You can be dressed like an Audrey with prideful and arrogant motives. Where’s your heart in the way you dress – be it in a short skirt or a business suit? A bikini or a one-piece (Cause y’all know that’s a debate in the church…)? Leggings with an oversized shirt or a little black dress? Are you looking for applause from people (*cough* Galatians 1:10)? Or have you really had a change of heart?
Even in the widely used and misquoted 1 Timothy 2:9-10, women are encouraged to “dress modestly, with decency and propriety, adorning themselves, not with elaborate hairstyles or gold or pearls or expensive clothes, but with good deeds, appropriate for women who profess to worship God”. So many people use this passage as a basis for judging clothing, but the passage is not about merely covering up the body as it is about displaying wealth and social status. In those times women showed off their husband’s wealth by wearing jewels and elaborate braided hairstyles. It is so important to understand both the historical and cultural context of the scripture. This passage encourages character over vanity. The heart over the physical.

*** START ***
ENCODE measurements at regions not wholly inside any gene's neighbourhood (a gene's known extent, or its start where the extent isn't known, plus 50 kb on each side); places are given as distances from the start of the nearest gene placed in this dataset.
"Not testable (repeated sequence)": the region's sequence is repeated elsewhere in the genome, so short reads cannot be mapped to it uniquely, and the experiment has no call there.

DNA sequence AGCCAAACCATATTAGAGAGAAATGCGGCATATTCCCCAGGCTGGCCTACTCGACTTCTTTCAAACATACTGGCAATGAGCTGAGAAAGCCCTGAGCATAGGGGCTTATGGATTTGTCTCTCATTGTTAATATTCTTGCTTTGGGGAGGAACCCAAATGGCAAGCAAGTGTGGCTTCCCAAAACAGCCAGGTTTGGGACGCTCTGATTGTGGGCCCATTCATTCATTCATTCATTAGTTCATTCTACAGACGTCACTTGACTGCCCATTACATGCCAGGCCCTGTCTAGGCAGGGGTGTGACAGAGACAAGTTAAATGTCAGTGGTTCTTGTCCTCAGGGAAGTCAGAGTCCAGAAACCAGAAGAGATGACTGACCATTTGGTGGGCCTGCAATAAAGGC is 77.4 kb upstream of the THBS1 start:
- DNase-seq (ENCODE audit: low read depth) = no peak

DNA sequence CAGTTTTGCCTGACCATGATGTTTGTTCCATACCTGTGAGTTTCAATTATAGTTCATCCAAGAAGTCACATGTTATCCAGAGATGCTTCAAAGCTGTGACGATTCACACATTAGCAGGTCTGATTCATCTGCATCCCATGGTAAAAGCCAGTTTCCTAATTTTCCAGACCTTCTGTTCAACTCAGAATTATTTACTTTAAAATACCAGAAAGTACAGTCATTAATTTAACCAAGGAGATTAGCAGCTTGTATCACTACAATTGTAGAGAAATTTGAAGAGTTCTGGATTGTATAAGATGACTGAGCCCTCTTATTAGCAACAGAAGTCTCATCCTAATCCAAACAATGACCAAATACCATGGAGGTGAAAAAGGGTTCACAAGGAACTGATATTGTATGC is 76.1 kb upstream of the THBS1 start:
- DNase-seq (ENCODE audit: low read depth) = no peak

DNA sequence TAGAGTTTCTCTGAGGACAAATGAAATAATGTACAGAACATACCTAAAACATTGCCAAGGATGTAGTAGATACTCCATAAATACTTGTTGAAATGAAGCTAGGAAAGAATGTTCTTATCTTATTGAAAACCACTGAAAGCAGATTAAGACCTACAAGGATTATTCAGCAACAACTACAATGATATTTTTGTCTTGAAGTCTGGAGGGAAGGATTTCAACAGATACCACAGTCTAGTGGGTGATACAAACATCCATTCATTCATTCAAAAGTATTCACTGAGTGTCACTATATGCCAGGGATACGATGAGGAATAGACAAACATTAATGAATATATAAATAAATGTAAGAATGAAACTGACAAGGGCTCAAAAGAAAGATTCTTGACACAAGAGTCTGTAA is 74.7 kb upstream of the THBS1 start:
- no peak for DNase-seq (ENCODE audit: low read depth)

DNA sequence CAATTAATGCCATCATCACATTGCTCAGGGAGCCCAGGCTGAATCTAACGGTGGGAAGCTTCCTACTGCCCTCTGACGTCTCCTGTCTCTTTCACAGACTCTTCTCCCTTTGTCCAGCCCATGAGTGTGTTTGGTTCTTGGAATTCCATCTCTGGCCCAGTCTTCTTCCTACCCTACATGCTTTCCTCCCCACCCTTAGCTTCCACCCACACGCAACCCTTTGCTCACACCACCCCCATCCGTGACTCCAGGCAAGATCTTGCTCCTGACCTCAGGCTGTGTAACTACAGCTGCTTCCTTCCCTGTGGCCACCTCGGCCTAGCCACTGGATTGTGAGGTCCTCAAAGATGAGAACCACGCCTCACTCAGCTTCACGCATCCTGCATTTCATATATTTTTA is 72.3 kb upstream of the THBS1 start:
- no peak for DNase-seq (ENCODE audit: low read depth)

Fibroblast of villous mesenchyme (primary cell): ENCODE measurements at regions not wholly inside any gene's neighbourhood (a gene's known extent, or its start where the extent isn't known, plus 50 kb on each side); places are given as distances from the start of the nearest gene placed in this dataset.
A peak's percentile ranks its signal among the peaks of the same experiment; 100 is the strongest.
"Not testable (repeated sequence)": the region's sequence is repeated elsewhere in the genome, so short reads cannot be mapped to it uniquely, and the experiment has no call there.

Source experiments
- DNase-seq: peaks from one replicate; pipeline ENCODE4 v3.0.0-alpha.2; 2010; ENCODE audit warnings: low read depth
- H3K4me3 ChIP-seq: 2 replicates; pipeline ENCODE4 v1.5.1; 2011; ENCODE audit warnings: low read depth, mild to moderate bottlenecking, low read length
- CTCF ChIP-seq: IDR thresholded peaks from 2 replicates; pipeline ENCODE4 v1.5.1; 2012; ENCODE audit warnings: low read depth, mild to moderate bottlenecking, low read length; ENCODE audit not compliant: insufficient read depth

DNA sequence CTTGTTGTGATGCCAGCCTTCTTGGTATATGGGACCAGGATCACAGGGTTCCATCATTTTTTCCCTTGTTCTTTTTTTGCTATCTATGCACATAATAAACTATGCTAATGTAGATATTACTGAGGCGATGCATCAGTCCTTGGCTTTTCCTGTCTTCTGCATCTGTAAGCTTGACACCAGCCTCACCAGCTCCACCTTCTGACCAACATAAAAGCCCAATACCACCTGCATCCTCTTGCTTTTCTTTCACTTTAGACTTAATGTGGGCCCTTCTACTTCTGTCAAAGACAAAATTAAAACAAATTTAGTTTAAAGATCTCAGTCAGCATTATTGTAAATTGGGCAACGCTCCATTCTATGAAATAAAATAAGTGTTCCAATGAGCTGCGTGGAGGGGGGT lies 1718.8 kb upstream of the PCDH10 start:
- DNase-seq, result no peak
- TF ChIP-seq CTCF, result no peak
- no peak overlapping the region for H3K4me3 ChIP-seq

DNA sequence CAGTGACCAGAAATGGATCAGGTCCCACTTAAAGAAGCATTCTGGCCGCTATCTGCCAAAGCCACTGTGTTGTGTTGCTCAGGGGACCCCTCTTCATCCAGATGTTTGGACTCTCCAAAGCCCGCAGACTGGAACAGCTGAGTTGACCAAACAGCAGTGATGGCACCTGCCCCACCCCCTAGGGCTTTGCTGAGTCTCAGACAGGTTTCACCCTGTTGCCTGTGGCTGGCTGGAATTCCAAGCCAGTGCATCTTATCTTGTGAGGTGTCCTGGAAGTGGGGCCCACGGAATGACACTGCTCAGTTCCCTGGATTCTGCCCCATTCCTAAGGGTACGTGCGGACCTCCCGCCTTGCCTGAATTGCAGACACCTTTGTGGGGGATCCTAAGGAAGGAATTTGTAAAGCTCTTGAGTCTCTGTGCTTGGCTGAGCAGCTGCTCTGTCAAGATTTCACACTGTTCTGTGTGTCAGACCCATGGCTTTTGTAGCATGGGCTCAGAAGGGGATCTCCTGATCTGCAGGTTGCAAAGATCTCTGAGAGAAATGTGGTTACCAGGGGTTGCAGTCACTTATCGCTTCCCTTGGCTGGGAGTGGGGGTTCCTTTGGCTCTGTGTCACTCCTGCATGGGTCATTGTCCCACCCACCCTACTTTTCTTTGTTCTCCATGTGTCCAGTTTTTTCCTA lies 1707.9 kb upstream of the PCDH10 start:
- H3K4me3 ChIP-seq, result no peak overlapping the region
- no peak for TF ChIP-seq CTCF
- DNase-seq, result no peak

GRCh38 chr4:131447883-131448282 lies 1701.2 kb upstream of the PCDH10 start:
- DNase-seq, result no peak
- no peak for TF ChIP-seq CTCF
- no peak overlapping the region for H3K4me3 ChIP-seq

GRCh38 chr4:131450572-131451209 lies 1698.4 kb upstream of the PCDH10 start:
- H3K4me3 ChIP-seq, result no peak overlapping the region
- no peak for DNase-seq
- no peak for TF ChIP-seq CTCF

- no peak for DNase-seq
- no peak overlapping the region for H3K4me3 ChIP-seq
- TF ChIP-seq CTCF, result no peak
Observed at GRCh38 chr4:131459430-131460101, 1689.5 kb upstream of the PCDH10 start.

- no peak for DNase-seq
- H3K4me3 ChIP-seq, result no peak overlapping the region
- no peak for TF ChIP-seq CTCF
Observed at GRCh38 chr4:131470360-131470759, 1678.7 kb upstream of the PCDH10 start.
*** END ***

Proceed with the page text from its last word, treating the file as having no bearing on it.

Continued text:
Another Downton Abbey example would be Lady Mary Crawley, who has been on a SkankFest (coined by the ladies in my Community Group!) since Season 1, Episode 1. Remember the young fellow who died in her room or her recent
rendezvous adulterous affair with Lord Gilliam? Yes, her clothing is so “modest”, but she’s got a messy heart. I’m waiting for her to be written off the show, but another blog post, another day. #TeamEdith #SybilLivesOn #iWantThatBatesAndAnnaLove *steps off of Downton Abbey soap box*
Modesty is not just a clothing issue. Modesty cannot be taught solely to women. Modesty is not a black and white/right and wrong/appropriate and inappropriate argument. That argument will change by country, culture, generation and denomination. A change in clothing without a change of heart produces legalism, arrogance and vanity. Modesty is godliness on display, and that goes far beyond articles of clothing.